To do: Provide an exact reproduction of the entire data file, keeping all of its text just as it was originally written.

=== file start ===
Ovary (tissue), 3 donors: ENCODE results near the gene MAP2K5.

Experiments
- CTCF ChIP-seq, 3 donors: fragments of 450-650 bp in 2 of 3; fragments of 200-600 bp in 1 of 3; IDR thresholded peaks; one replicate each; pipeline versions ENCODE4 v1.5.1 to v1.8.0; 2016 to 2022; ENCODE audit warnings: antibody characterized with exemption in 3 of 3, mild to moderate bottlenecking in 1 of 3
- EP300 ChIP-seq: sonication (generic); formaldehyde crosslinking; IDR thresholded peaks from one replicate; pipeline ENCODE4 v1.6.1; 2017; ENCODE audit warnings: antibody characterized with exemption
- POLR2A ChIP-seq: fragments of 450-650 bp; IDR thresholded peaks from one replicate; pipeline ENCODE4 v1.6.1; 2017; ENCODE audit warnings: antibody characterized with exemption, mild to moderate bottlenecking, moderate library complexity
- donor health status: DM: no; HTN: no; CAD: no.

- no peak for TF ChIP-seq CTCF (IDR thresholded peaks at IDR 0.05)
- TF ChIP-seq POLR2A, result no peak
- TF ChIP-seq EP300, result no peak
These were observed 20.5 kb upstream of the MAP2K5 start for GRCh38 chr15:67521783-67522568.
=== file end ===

Ovary (tissue), 3 donors: ENCODE results near the gene MAP2K5.

Experiments
- CTCF ChIP-seq, 3 donors: fragments of 450-650 bp in 2 of 3; fragments of 200-600 bp in 1 of 3; IDR thresholded peaks; one replicate each; pipeline versions ENCODE4 v1.5.1 to v1.8.0; 2016 to 2022; ENCODE audit warnings: antibody characterized with exemption in 3 of 3, mild to moderate bottlenecking in 1 of 3
- EP300 ChIP-seq: sonication (generic); formaldehyde crosslinking; IDR thresholded peaks from one replicate; pipeline ENCODE4 v1.6.1; 2017; ENCODE audit warnings: antibody characterized with exemption
- POLR2A ChIP-seq: fragments of 450-650 bp; IDR thresholded peaks from one replicate; pipeline ENCODE4 v1.6.1; 2017; ENCODE audit warnings: antibody characterized with exemption, mild to moderate bottlenecking, moderate library complexity
- donor health status: DM: no; HTN: no; CAD: no.

- no peak for TF ChIP-seq CTCF (IDR thresholded peaks at IDR 0.05)
- TF ChIP-seq POLR2A, result no peak
- TF ChIP-seq EP300, result no peak
These were observed 20.5 kb upstream of the MAP2K5 start for GRCh38 chr15:67521783-67522568.